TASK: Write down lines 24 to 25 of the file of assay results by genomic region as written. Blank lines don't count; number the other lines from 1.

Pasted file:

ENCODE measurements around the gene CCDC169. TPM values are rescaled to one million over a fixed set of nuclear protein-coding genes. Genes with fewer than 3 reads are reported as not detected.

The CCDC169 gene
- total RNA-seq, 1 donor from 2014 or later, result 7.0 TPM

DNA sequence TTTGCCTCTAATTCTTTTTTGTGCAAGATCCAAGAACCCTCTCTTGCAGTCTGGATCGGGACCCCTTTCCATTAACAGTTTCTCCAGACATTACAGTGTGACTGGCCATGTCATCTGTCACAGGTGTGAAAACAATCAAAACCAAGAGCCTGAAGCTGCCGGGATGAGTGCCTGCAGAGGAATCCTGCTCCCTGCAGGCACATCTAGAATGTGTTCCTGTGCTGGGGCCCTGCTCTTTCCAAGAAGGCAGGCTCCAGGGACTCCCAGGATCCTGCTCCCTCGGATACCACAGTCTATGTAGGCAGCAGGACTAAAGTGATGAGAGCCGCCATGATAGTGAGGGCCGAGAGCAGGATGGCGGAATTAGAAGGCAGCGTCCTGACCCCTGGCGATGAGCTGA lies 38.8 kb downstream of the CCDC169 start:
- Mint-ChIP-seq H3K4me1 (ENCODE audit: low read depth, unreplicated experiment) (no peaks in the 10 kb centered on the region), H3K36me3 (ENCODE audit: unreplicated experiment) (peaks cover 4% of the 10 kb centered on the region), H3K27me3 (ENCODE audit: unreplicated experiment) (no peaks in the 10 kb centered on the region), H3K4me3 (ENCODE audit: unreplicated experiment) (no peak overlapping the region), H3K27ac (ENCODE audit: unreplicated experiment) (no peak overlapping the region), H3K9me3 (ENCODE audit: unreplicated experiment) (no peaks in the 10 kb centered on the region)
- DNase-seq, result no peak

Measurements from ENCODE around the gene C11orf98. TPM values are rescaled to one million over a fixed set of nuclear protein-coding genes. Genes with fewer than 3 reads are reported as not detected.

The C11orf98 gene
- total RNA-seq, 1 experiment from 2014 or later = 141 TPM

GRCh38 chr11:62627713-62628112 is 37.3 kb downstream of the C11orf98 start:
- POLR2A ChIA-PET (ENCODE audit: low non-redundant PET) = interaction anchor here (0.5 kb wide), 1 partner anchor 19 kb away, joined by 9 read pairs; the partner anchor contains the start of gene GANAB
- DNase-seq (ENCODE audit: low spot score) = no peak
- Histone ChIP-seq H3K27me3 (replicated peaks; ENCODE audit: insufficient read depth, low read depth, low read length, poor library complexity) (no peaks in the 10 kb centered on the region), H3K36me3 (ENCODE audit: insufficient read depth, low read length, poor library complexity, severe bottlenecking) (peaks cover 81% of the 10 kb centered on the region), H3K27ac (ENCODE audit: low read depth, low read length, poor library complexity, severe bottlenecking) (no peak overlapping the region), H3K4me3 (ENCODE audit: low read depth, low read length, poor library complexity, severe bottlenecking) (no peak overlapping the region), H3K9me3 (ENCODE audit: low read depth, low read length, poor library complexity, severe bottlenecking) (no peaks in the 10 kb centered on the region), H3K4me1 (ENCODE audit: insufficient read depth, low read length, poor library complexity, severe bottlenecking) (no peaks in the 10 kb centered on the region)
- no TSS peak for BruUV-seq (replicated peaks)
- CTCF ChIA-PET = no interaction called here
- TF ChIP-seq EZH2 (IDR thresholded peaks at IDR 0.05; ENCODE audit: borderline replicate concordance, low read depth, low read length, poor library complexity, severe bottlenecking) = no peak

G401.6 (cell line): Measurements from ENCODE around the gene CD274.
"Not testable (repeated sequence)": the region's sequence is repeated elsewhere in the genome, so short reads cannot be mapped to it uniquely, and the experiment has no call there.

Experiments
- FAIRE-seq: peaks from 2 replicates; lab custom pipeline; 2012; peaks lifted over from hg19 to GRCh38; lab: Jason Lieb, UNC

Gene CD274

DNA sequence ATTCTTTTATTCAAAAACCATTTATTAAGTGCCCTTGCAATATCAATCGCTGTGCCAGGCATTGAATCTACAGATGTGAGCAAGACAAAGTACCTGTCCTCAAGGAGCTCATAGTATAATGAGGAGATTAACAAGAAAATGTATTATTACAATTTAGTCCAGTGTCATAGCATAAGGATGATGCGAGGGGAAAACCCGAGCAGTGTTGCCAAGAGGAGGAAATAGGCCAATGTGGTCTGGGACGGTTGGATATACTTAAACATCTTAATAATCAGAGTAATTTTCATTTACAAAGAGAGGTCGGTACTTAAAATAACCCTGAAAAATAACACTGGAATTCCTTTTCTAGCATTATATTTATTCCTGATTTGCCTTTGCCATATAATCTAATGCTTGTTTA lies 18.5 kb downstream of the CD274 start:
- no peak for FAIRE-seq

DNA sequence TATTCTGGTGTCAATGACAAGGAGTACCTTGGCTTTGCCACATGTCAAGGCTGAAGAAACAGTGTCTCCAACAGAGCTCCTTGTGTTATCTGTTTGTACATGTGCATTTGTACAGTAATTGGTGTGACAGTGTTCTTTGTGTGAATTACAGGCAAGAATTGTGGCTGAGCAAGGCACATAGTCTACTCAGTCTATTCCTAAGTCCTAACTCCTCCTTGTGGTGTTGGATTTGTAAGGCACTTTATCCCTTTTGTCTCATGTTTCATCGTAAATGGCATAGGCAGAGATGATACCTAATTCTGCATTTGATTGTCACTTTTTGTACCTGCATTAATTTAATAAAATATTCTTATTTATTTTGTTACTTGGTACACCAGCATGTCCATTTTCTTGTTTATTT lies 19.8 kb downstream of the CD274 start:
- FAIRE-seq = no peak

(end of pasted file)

DNA sequence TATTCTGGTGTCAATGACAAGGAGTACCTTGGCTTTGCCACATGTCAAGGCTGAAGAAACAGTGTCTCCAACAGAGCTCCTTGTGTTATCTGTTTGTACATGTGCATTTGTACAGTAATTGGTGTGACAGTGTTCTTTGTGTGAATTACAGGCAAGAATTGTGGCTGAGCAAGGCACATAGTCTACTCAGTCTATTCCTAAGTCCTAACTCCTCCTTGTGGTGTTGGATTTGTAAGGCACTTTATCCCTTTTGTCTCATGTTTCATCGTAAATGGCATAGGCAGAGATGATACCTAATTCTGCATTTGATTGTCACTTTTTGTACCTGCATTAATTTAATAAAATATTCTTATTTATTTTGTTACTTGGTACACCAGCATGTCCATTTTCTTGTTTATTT lies 19.8 kb downstream of the CD274 start:
- FAIRE-seq = no peak